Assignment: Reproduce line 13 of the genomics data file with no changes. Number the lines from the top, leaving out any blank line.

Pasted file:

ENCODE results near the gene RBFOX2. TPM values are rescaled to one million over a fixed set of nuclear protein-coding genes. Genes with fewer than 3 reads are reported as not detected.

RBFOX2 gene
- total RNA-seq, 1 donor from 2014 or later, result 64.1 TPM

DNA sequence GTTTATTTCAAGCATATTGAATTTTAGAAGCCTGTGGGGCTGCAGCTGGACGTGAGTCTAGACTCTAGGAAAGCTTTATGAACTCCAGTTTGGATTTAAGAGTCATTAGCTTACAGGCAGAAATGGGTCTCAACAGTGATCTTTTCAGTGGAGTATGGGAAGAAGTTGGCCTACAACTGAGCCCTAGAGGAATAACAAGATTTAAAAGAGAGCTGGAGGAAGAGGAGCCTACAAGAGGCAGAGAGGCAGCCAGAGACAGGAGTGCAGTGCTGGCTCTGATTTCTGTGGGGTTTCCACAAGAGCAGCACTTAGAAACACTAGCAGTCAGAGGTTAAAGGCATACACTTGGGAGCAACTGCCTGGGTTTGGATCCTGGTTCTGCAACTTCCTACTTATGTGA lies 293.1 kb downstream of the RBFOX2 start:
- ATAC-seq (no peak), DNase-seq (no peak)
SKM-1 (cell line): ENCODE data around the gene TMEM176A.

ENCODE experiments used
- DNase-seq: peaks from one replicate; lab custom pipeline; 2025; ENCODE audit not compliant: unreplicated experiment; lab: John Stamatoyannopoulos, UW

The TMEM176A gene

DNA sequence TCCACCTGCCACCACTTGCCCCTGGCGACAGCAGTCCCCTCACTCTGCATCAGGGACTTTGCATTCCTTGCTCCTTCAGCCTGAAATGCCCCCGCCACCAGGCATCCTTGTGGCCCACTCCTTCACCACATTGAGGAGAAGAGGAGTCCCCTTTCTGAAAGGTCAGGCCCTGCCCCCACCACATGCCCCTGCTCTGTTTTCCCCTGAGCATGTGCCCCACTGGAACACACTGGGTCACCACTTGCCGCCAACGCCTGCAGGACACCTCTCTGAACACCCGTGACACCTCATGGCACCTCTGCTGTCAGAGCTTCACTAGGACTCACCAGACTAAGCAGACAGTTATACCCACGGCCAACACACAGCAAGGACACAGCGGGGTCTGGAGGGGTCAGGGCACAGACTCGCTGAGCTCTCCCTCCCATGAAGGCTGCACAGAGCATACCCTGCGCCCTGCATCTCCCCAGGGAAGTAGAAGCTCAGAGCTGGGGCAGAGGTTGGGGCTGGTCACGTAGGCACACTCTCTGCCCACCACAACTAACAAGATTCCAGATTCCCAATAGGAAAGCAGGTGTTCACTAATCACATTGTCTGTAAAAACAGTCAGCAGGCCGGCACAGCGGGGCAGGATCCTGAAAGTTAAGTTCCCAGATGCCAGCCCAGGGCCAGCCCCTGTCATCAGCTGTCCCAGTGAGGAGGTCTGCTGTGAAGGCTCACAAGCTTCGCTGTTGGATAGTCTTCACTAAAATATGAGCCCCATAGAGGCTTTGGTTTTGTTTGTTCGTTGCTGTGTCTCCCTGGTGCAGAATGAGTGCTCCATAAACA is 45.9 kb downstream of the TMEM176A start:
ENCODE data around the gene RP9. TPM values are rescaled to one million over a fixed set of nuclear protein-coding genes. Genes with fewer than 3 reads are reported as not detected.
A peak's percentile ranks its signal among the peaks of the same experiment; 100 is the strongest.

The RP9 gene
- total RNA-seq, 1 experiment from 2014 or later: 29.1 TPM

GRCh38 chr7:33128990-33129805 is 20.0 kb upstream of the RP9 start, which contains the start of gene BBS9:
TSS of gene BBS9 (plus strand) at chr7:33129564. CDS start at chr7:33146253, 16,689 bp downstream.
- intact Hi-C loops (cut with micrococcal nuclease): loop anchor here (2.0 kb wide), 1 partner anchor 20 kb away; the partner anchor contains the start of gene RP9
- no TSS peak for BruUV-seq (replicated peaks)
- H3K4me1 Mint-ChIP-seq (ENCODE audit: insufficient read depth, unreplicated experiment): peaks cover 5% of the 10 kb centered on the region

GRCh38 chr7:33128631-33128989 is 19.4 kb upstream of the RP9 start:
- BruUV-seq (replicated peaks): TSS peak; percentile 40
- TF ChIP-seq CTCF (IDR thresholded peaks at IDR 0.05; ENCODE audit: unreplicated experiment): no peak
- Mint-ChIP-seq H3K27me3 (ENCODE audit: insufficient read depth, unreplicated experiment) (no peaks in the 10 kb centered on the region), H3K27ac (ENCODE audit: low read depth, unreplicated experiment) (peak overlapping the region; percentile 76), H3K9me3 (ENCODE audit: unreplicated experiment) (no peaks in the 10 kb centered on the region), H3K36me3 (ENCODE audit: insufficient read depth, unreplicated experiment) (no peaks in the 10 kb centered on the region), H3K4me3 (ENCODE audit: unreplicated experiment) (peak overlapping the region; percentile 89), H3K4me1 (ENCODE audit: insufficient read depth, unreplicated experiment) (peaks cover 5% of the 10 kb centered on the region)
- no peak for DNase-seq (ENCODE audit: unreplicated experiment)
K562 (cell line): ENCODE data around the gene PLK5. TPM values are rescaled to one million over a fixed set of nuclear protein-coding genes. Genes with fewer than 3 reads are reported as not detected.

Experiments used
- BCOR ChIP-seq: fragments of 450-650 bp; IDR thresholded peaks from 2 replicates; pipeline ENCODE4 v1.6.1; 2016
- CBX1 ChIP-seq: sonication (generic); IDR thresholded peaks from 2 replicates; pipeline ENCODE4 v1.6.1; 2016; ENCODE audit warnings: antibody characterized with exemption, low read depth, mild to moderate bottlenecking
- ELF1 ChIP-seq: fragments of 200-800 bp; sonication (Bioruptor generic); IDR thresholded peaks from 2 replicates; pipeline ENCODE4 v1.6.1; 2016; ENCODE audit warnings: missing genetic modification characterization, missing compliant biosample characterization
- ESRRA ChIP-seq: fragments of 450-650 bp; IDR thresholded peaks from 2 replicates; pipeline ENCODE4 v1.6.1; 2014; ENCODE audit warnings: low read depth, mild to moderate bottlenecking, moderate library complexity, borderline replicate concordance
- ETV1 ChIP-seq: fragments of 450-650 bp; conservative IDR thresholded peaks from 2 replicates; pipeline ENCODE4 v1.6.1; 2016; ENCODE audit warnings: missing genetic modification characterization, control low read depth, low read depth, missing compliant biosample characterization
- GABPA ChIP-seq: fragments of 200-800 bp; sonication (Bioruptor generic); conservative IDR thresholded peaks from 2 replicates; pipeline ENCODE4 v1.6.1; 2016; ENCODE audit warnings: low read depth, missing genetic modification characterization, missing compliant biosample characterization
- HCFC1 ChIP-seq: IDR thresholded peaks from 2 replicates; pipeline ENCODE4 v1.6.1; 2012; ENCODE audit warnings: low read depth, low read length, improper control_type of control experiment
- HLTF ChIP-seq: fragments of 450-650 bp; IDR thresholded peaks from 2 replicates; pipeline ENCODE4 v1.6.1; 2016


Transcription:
The RP9 gene